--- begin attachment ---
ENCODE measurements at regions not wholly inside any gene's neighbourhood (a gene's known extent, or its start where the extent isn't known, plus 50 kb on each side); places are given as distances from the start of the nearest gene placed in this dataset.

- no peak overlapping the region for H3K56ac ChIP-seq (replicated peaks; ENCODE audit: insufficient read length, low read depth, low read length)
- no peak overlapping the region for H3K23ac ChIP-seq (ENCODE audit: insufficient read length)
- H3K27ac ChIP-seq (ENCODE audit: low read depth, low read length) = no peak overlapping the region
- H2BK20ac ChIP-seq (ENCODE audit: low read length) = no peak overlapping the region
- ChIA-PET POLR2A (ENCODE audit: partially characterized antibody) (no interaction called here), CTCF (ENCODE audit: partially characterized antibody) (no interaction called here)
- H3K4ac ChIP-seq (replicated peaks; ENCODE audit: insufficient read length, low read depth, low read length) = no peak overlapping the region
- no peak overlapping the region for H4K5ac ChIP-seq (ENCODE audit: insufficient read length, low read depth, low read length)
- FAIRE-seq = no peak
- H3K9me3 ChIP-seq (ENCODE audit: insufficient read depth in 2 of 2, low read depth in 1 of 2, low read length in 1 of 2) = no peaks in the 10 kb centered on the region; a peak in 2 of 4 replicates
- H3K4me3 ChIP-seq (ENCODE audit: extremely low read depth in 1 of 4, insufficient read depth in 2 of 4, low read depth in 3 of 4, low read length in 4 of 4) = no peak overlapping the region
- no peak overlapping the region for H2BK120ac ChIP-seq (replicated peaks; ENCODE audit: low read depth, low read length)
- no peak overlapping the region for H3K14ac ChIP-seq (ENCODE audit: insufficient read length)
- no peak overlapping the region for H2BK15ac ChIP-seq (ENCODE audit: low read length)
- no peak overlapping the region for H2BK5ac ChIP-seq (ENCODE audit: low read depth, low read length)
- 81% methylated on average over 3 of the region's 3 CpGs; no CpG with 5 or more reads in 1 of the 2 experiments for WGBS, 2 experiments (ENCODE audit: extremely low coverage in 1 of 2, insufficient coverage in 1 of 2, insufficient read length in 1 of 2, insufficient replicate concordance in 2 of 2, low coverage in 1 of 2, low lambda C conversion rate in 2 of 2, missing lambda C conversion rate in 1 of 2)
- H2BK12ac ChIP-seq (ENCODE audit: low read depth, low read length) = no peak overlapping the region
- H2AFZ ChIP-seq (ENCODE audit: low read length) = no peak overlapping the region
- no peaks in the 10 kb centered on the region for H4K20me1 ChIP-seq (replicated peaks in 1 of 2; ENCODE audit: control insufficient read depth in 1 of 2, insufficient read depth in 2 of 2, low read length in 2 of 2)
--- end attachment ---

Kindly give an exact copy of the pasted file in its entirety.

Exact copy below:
ENCODE measurements at regions not wholly inside any gene's neighbourhood (a gene's known extent, or its start where the extent isn't known, plus 50 kb on each side); places are given as distances from the start of the nearest gene placed in this dataset.

- no peak overlapping the region for H3K56ac ChIP-seq (replicated peaks; ENCODE audit: insufficient read length, low read depth, low read length)
- no peak overlapping the region for H3K23ac ChIP-seq (ENCODE audit: insufficient read length)
- H3K27ac ChIP-seq (ENCODE audit: low read depth, low read length) = no peak overlapping the region
- H2BK20ac ChIP-seq (ENCODE audit: low read length) = no peak overlapping the region
- ChIA-PET POLR2A (ENCODE audit: partially characterized antibody) (no interaction called here), CTCF (ENCODE audit: partially characterized antibody) (no interaction called here)
- H3K4ac ChIP-seq (replicated peaks; ENCODE audit: insufficient read length, low read depth, low read length) = no peak overlapping the region
- no peak overlapping the region for H4K5ac ChIP-seq (ENCODE audit: insufficient read length, low read depth, low read length)
- FAIRE-seq = no peak
- H3K9me3 ChIP-seq (ENCODE audit: insufficient read depth in 2 of 2, low read depth in 1 of 2, low read length in 1 of 2) = no peaks in the 10 kb centered on the region; a peak in 2 of 4 replicates
- H3K4me3 ChIP-seq (ENCODE audit: extremely low read depth in 1 of 4, insufficient read depth in 2 of 4, low read depth in 3 of 4, low read length in 4 of 4) = no peak overlapping the region
- no peak overlapping the region for H2BK120ac ChIP-seq (replicated peaks; ENCODE audit: low read depth, low read length)
- no peak overlapping the region for H3K14ac ChIP-seq (ENCODE audit: insufficient read length)
- no peak overlapping the region for H2BK15ac ChIP-seq (ENCODE audit: low read length)
- no peak overlapping the region for H2BK5ac ChIP-seq (ENCODE audit: low read depth, low read length)
- 81% methylated on average over 3 of the region's 3 CpGs; no CpG with 5 or more reads in 1 of the 2 experiments for WGBS, 2 experiments (ENCODE audit: extremely low coverage in 1 of 2, insufficient coverage in 1 of 2, insufficient read length in 1 of 2, insufficient replicate concordance in 2 of 2, low coverage in 1 of 2, low lambda C conversion rate in 2 of 2, missing lambda C conversion rate in 1 of 2)
- H2BK12ac ChIP-seq (ENCODE audit: low read depth, low read length) = no peak overlapping the region
- H2AFZ ChIP-seq (ENCODE audit: low read length) = no peak overlapping the region
- no peaks in the 10 kb centered on the region for H4K20me1 ChIP-seq (replicated peaks in 1 of 2; ENCODE audit: control insufficient read depth in 1 of 2, insufficient read depth in 2 of 2, low read length in 2 of 2)